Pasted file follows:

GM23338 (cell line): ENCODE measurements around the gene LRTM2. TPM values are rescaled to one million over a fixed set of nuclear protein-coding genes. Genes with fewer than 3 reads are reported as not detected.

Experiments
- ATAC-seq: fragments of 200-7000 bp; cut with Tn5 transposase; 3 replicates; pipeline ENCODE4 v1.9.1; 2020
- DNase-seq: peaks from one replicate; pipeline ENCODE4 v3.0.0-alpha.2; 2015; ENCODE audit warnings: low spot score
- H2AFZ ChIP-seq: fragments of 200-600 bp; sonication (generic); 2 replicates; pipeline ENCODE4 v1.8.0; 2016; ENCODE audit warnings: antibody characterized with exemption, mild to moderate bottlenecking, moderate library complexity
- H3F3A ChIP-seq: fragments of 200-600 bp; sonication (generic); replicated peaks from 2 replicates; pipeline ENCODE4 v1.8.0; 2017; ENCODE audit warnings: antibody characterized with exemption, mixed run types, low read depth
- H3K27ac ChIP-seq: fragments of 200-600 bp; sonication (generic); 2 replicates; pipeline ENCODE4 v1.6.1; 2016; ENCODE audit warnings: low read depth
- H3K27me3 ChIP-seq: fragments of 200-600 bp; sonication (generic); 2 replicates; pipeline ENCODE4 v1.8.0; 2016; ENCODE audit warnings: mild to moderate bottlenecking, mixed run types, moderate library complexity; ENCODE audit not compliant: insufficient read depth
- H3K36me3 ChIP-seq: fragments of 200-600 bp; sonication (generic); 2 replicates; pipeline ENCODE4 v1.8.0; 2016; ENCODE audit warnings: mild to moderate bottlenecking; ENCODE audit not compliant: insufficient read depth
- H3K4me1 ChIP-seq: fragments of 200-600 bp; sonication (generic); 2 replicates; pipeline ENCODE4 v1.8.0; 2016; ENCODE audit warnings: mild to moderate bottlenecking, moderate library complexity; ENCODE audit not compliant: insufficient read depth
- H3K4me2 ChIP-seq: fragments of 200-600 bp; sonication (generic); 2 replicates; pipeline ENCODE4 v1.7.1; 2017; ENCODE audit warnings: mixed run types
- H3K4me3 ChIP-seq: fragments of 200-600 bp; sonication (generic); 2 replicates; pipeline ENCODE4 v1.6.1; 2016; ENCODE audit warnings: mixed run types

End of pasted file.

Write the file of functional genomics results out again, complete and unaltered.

GM23338 (cell line): ENCODE measurements around the gene LRTM2. TPM values are rescaled to one million over a fixed set of nuclear protein-coding genes. Genes with fewer than 3 reads are reported as not detected.

Experiments
- ATAC-seq: fragments of 200-7000 bp; cut with Tn5 transposase; 3 replicates; pipeline ENCODE4 v1.9.1; 2020
- DNase-seq: peaks from one replicate; pipeline ENCODE4 v3.0.0-alpha.2; 2015; ENCODE audit warnings: low spot score
- H2AFZ ChIP-seq: fragments of 200-600 bp; sonication (generic); 2 replicates; pipeline ENCODE4 v1.8.0; 2016; ENCODE audit warnings: antibody characterized with exemption, mild to moderate bottlenecking, moderate library complexity
- H3F3A ChIP-seq: fragments of 200-600 bp; sonication (generic); replicated peaks from 2 replicates; pipeline ENCODE4 v1.8.0; 2017; ENCODE audit warnings: antibody characterized with exemption, mixed run types, low read depth
- H3K27ac ChIP-seq: fragments of 200-600 bp; sonication (generic); 2 replicates; pipeline ENCODE4 v1.6.1; 2016; ENCODE audit warnings: low read depth
- H3K27me3 ChIP-seq: fragments of 200-600 bp; sonication (generic); 2 replicates; pipeline ENCODE4 v1.8.0; 2016; ENCODE audit warnings: mild to moderate bottlenecking, mixed run types, moderate library complexity; ENCODE audit not compliant: insufficient read depth
- H3K36me3 ChIP-seq: fragments of 200-600 bp; sonication (generic); 2 replicates; pipeline ENCODE4 v1.8.0; 2016; ENCODE audit warnings: mild to moderate bottlenecking; ENCODE audit not compliant: insufficient read depth
- H3K4me1 ChIP-seq: fragments of 200-600 bp; sonication (generic); 2 replicates; pipeline ENCODE4 v1.8.0; 2016; ENCODE audit warnings: mild to moderate bottlenecking, moderate library complexity; ENCODE audit not compliant: insufficient read depth
- H3K4me2 ChIP-seq: fragments of 200-600 bp; sonication (generic); 2 replicates; pipeline ENCODE4 v1.7.1; 2017; ENCODE audit warnings: mixed run types
- H3K4me3 ChIP-seq: fragments of 200-600 bp; sonication (generic); 2 replicates; pipeline ENCODE4 v1.6.1; 2016; ENCODE audit warnings: mixed run types